The Key of David

"the physical, visible reveals the spiritual, invisible things of God"

Short Answers: What about Christ being the End of the Law?

Romans 10:4

The Apostle Paul’s desire was that his people, Israel, might be saved, for they had zeal for God, but not according to knowledge (Rom 10:1-2). However, Paul cites Isaiah: “‘Though the number of the sons of Israel be as the sand of the sea, only a remnant of them will be saved, for the Lord will carry out his sentence upon the earth fully and without delay’” (Rom 9:27-28 – from Isa 10:22-23) … the prophet Isaiah continues, adding that Israel is not to fear the Assyrians who have taken them captive, for in a little while God will “wield against them a whip, as he struck Midian at the rock of Oreb” (Isa 10:26). But the house of Israel never returned from Assyria. Although Sennacherib fled from Jerusalem as the Midianites had before Gideon, the Apostle Paul assigns an endtime application to Israel’s prophecy by equating returning to the Promised Land with salvation. Plus, God has not carried out His foresworn wrath against Israel (Ezek 20:8, 33). So either God has delayed in fully carrying out His wrath upon the earth, or Isaiah’s prophecies had a physical application and have a spiritual application in which Assyria is a euphemism for death as Egypt is a representation of sin.


The subject under discussion in Romans chapters 9–11 is the salvation of Israel:

Paraphrased, Paul writes that although Israel will be many, only a remnant will be saved, for God will carry out His sentence of death upon the earth (Rom 9:28-29). Then Paul asks, “What shall we say, then? That Gentiles who did not pursue righteousness have attained it, that is, a righteousness that is by faith” (Rom 9:30). So salvation comes by righteousness—“a righteousness that is by faith.” Israel pursued a law that would have led to righteousness, and here is where understanding is required:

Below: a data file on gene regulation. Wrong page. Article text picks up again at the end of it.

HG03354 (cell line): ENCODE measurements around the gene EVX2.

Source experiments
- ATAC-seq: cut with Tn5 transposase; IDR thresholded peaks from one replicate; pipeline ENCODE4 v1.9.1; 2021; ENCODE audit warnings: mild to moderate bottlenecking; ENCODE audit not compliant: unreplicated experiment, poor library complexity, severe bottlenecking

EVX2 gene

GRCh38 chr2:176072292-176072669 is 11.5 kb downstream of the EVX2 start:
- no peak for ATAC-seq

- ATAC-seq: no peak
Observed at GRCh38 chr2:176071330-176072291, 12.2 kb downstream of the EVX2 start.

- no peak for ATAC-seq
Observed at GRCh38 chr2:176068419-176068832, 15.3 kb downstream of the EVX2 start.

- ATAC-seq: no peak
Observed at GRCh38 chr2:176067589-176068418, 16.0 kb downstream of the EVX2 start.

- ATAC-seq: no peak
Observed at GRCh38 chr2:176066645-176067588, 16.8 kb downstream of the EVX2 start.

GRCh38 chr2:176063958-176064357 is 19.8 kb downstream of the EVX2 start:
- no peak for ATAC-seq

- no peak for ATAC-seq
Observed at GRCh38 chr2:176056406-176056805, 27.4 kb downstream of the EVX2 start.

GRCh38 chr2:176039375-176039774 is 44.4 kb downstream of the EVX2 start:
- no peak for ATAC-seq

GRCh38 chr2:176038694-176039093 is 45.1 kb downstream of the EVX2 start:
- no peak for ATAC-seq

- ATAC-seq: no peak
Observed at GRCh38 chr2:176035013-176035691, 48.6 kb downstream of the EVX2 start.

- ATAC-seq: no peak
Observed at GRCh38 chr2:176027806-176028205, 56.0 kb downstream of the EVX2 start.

The lawyer correctly answered Jesus’ question about how to read the Law:

A lawyer sought to test Jesus and asked what he must do to inherit eternal life (Luke 10:25). When Jesus asked the lawyer how he read the Law, the lawyer said that a person was to love God fully and love neighbor as self. The lawyer quotes from Deuteronomy. And Jesus told the lawyer that he had answered correctly, that he was to go out and do. So Jesus’ testimony is that righteousness can come by the Law, which is what Paul affirms.

But for righteousness to come by the Law, the nation would need to turn to God and begin to love God with heart and mind, keeping His commandments and His statutes when the nation was in a far land (Deut 30:1-2). God would then bring Israel back to the Promised Land which the Psalmist calls God’s rest (Ps 95:10-11), where God would give Israel circumcised hearts (Deut 30:6). Turning to God in a far land requires faith. And it is this turning to God when Israel is in a land of foreign gods that equates to a person of the nations turning to God by faith.


What is required when turning to God?

Paul tells the saints at Philippi to imitate him (3:17), and in his defense to Festus, he said that he had committed no offense against the law of the Jews or against the temple (Acts 25:8).

On the plains of Moab, a second covenant is made with Israel and mediated by Moses (Deut 29:1). This second covenant requires Israel to choose life or death (Deut 30:15-20) — and choosing life is to love God and neighbor, keeping His commandments and statutes, and doing all that is written in the book of Deuteronomy (Deut 30:10). This second covenant is ratified by a song (Deut chap 32), so this covenant is not an earthly thing that is a copy of a heavenly thing as was the covenant ratified by blood at Sinai (Heb 9:22-23). This covenant is a heavenly thing, and this is the covenant to which better promises were added [better promises are not added to a covenant that has been abolished] when its mediator became the glorified Christ Jesus.


The righteousness that comes by faith: